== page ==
More than two years after the EU-Vietnam Free Trade Agreement (EVFTA) took effect in August 2020, Vietnam’s exports to the EU have increased considerably. To promote sustainable exports to this large but highly demanding consumer market, Vietnamese businesses should be more proactive in grasping opportunities presented by the trade deal.

EVFTA is one of the three new-generation free trade agreements (FTAs) that Vietnam has signed. Vietnam was the first developing country to sign an FTA with the EU and the fourth in Asia, after three developed countries, Japan, the Republic of Korea, and Singapore, giving it advantages in exporting to the EU, compared with other countries in the region, such as Thailand, Myanmar and Malaysia.

General Department of Vietnam Customs data show that in the second year of EVFTA implementation, from August 2021 to July 2022, trade between Vietnam and the EU reached US$61.4 billion, up 11.9 percent compared with the first year. Of the sum, exports accounted for US$45 billion, up 17 percent, and imports for US$16.4 billion, up 0.2 percent.

In the first eight months of 2022, trade between Vietnam and the EU reached US$42.4 billion, up 14.85 percent year-on-year. Vietnam’s exports to most EU countries grew well.

Vietnam’s exports to the EU have been diverse. Impressive export growth was recorded for key products such as machinery and equipment (up 34.8 percent), textiles and garments (up 41.2 percent), and footwear (up 36.2 percent). Many kinds of agro-forestry-fishery products also recorded high export growth, such as coffee (54.4 percent), seafood (41.9 percent), fruit and vegetables (18 percent), pepper (25 percent), and rice (22.2 percent).

However, Alain Cany, Chair of the European Chamber of Commerce in Vietnam (EuroCham), said European consumers and investors are increasingly interested in sustainable business models and sustainable investments, which are crucial for long-term development. To withstand competition in the EU market and make the most of FTAs, Vietnamese companies should abide by strict environmental regulations to meet the demand for green, sustainable consumption, Cany said. At the same time, they should improve their manufacturing capacity and adjust their production and trade strategies to adapt to the EU market, he added.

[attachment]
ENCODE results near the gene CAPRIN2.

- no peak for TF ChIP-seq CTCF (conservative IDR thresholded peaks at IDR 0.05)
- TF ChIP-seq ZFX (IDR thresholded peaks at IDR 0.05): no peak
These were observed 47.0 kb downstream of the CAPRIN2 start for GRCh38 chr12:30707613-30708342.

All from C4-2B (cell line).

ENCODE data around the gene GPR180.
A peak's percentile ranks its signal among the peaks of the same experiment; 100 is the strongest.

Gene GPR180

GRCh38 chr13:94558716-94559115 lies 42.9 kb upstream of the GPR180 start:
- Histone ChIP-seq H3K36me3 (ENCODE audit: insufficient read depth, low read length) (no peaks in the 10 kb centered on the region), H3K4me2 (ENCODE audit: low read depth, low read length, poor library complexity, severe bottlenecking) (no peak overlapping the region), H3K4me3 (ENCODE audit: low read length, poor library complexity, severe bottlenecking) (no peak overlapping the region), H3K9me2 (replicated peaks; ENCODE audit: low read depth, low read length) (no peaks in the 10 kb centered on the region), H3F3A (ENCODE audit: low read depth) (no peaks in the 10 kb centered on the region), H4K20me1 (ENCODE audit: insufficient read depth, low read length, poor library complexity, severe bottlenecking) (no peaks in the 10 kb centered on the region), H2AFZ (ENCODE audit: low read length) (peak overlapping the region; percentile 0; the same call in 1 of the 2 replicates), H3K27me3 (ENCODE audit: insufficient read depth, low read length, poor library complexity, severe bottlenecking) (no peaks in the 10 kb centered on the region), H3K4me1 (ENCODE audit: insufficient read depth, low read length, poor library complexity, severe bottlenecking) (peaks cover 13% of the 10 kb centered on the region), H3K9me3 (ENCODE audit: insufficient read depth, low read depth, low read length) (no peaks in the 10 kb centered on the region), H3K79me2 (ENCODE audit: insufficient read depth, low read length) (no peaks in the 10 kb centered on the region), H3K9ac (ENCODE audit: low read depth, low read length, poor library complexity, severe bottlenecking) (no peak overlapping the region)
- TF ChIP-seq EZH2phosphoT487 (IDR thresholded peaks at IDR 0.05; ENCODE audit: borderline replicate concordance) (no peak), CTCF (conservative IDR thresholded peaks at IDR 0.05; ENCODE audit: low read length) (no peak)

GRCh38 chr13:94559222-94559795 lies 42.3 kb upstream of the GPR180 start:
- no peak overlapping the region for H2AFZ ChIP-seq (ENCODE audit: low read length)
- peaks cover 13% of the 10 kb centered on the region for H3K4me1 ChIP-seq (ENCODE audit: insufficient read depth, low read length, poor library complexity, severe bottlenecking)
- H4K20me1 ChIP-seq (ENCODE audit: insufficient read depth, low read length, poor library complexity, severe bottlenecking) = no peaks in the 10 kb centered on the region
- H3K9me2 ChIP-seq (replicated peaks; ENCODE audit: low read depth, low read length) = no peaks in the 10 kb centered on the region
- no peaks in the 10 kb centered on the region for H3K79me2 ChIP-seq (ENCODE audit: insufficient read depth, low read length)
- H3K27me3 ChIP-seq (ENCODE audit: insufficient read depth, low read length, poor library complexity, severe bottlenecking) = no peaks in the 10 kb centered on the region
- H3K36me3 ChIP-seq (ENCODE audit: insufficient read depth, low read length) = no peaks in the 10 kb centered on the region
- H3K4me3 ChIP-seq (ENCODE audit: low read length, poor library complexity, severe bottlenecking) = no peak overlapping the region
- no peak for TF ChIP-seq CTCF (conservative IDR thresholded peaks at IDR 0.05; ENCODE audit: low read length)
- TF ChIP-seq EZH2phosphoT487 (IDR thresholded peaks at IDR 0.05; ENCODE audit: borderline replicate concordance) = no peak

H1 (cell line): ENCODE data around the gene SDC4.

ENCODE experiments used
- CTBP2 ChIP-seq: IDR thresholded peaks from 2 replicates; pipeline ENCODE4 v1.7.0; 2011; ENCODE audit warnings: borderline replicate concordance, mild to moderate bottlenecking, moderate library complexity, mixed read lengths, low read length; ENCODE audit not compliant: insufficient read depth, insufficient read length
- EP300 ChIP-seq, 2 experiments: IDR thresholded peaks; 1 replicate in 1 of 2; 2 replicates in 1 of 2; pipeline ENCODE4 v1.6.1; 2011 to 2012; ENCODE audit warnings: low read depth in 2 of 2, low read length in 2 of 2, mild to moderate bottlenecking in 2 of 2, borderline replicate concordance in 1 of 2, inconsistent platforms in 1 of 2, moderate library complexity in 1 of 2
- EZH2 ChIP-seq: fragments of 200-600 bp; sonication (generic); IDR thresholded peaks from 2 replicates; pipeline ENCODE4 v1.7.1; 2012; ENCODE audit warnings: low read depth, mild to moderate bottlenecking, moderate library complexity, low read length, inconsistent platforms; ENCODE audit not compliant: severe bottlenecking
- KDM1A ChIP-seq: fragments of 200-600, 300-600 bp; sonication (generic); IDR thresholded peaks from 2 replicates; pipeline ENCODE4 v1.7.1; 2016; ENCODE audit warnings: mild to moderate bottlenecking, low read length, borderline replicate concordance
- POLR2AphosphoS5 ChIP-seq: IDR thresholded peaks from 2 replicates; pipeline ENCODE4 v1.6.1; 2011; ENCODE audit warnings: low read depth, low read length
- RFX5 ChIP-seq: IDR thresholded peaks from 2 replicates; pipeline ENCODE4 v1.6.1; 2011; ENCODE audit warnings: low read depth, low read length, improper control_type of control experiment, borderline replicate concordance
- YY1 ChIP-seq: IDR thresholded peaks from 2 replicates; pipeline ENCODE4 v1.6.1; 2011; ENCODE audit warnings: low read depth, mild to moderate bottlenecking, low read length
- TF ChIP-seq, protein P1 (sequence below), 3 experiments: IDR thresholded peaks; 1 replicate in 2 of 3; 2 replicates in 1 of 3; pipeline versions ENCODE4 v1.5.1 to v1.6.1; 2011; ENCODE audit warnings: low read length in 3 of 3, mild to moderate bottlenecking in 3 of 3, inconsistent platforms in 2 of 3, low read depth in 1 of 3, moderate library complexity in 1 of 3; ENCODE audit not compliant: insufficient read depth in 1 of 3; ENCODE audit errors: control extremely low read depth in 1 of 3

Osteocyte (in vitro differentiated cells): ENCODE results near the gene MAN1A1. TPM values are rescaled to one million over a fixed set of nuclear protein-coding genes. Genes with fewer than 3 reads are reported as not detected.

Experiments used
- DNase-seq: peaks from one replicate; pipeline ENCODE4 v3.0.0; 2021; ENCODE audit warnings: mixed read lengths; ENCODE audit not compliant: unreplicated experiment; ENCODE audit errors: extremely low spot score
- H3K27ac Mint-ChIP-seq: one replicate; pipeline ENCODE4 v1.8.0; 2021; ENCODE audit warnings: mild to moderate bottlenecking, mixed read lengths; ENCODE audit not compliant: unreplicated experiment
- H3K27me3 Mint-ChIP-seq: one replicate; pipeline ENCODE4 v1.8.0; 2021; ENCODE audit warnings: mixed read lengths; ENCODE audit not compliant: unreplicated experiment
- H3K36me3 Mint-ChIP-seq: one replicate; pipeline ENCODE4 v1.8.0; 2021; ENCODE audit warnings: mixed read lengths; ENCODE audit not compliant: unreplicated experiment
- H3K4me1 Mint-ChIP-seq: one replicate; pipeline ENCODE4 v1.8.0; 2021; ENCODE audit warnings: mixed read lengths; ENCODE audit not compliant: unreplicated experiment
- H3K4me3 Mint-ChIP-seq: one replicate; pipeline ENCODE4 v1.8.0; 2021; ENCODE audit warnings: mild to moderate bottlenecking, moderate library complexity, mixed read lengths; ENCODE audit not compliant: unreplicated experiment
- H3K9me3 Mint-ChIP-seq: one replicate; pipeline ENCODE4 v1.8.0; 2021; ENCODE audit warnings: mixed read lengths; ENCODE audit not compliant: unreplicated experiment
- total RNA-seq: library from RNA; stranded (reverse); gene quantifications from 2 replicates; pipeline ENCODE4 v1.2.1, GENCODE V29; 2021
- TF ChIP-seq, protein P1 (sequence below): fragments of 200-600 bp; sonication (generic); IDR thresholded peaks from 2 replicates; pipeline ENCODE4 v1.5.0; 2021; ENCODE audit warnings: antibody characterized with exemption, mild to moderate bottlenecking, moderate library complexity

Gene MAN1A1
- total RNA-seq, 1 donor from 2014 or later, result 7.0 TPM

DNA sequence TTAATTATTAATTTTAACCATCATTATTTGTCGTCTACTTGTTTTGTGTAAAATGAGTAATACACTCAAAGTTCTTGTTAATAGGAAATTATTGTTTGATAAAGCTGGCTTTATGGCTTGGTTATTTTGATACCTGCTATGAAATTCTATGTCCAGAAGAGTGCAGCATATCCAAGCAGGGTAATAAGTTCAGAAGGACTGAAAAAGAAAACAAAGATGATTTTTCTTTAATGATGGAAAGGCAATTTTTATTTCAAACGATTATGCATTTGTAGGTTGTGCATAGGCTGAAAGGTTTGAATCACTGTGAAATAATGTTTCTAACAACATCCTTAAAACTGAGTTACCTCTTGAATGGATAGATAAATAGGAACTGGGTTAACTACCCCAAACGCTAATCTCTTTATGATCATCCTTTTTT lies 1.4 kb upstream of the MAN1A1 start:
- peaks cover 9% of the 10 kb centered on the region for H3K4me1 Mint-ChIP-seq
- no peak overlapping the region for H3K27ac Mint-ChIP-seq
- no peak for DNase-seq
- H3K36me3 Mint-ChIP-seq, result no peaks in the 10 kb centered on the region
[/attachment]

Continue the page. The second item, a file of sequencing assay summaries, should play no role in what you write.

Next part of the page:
According to economists, the Vietnamese economy has a high degree of openness (second only to Singapore in the ASEAN bloc), but in terms of integration capability and competitiveness, Vietnam ranks 77th among 140 economies. In terms of institutional competitiveness, Vietnam ranks 94th, and in terms of business competitiveness, it ranks 101st. Domestic businesses have yet to be ready for technological innovation to meet EU standards. They remain sluggish in taking advantage of the EVFTA.

Vietnam’s rivals in the region, such as China, Thailand, Myanmar and Malaysia, will have FTAs with the EU in the future. These countries will compete directly with Vietnam in exporting to the European market. Therefore, Vietnamese companies should accelerate their efforts to take advantage of the EVFTA.

To support business efforts in taking advantage of the EVFTA, according to Ta Hoang Linh, Director of the European-American Market Department, the Ministry of Industry and Trade will maximize the role of overseas Vietnamese trade offices in the EU in helping businesses promote trade exchanges and investment, and build diverse, sustainable supply chains. For their part, businesses should be more proactive in taking advantage of the trade deal.

To access the EU market in a sustainable manner, Vietnamese businesses should take the initiative in technological innovation to diversify and improve product quality, and pay special attention to environmental protection and social responsibility.